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Autophagy, as a type II programmed cell death, plays crucial roles with autophagy-related (ATG) proteins in cancer. Up to now, the dual role of autophagy both in cancer progression and inhibition remains controversial, in which the numerous ATG proteins and their core complexes including ULK1/2 kinase core complex, autophagy-specific class III PI3K complex, ATG9A trafficking system, ATG12 and LC3 ubiquitin-like conjugation systems, give multiple activities of autophagy pathway and are involved in autophagy initiation, nucleation, elongation, maturation, fusion and degradation. Autophagy plays a dynamic tumor-suppressive or tumor-promoting role in different contexts and stages of cancer development. In the early tumorigenesis, autophagy, as a survival pathway and quality-control mechanism, prevents tumor initiation and suppresses cancer progression. Once the tumors progress to late stage and are established and subjected to the environmental stresses, autophagy, as a dynamic degradation and recycling system, contributes to the survival and growth of the established tumors and promotes aggressiveness of the cancers by facilitating metastasis. This indicates that regulation of autophagy can be used as effective interventional strategies for cancer therapy.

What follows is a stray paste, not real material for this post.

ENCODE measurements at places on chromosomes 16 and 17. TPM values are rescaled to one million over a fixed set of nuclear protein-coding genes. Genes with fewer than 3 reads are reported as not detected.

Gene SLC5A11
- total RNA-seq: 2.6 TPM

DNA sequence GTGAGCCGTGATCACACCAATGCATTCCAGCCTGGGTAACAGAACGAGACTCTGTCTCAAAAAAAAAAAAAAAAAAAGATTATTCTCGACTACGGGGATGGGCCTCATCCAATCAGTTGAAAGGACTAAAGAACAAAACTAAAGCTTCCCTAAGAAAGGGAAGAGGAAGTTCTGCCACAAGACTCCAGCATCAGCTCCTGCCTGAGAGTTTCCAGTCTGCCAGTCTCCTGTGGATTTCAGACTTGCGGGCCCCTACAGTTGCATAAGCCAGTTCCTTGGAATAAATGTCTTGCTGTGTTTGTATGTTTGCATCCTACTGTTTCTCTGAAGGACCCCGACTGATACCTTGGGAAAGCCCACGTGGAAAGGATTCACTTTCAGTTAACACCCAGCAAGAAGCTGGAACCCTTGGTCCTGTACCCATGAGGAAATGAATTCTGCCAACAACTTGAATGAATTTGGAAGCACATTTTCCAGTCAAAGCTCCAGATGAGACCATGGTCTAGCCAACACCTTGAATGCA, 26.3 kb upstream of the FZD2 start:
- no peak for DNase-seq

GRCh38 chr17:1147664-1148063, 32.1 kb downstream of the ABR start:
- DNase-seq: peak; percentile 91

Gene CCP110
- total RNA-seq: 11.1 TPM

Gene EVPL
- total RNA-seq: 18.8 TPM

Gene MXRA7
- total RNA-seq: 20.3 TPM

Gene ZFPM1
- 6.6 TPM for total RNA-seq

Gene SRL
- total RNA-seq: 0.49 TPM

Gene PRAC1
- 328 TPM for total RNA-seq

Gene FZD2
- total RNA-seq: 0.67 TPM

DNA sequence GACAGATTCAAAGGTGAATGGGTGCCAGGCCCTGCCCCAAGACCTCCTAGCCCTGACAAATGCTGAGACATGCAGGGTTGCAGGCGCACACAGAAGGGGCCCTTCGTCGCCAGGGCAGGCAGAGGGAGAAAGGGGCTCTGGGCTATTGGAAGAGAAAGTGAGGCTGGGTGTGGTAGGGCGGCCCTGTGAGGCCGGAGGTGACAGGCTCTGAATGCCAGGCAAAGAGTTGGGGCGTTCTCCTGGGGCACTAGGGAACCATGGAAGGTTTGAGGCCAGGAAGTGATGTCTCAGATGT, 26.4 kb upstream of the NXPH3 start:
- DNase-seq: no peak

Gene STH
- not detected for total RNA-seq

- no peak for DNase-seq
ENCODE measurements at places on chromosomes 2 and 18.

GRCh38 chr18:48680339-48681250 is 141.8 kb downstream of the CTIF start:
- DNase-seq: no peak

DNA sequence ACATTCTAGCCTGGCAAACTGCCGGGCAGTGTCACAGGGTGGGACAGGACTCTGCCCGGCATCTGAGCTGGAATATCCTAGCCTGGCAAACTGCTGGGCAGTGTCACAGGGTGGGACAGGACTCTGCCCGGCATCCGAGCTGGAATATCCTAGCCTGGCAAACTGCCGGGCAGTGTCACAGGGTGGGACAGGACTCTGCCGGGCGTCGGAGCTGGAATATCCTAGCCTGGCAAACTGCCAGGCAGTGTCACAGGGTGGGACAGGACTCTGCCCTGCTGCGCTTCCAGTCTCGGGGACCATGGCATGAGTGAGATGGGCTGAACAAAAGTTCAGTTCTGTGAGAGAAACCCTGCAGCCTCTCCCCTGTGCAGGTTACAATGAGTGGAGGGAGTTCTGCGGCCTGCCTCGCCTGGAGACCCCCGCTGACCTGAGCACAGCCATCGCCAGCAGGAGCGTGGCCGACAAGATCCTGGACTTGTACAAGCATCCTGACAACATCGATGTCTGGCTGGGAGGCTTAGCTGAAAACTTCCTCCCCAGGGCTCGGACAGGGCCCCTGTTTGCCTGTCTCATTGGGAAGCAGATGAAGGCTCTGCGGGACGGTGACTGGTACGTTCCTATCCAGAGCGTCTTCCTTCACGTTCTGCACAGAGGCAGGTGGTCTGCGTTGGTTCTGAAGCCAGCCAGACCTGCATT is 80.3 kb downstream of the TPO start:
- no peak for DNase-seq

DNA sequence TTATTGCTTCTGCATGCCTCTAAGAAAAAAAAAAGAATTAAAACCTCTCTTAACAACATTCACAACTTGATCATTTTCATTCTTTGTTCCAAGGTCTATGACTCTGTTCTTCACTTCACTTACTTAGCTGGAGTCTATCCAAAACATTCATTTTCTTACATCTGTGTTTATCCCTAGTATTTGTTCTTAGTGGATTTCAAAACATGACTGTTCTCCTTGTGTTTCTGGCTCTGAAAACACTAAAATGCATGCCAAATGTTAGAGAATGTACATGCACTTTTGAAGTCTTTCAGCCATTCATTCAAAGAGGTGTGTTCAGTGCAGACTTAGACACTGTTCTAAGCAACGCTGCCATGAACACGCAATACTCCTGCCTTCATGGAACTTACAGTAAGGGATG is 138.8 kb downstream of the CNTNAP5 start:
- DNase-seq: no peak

Li, X., He, S., & Ma, B. (2020, January 22). Autophagy and autophagy-related proteins in cancer. Molecular Cancer. BioMed Central Ltd. https://doi.org/10.1186/s12943-020-1138-4